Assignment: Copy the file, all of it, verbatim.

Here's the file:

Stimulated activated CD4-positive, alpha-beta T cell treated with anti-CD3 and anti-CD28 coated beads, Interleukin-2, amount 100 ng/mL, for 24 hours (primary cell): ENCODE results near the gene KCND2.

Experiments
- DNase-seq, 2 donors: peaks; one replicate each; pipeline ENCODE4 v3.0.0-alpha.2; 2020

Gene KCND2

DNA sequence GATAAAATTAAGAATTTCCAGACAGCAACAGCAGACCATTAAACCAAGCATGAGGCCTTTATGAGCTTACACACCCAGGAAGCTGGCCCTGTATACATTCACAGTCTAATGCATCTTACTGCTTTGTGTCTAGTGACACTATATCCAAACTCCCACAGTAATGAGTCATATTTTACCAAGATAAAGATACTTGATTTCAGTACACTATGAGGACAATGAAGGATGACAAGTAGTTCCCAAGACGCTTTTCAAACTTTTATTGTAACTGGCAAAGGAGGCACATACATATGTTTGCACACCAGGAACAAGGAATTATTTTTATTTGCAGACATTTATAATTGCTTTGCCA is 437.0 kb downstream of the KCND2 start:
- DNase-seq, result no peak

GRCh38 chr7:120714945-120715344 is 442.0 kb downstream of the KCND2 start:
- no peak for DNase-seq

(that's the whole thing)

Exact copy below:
Stimulated activated CD4-positive, alpha-beta T cell treated with anti-CD3 and anti-CD28 coated beads, Interleukin-2, amount 100 ng/mL, for 24 hours (primary cell): ENCODE results near the gene KCND2.

Experiments
- DNase-seq, 2 donors: peaks; one replicate each; pipeline ENCODE4 v3.0.0-alpha.2; 2020

Gene KCND2

DNA sequence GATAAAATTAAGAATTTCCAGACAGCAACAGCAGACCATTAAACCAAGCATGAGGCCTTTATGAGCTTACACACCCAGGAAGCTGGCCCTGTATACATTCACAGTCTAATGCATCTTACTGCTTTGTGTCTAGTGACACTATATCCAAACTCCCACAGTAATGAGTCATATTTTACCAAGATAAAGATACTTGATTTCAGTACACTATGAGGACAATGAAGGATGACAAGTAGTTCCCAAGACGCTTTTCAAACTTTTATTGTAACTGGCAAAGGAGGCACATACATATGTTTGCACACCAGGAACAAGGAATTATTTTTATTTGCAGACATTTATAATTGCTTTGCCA is 437.0 kb downstream of the KCND2 start:
- DNase-seq, result no peak

GRCh38 chr7:120714945-120715344 is 442.0 kb downstream of the KCND2 start:
- no peak for DNase-seq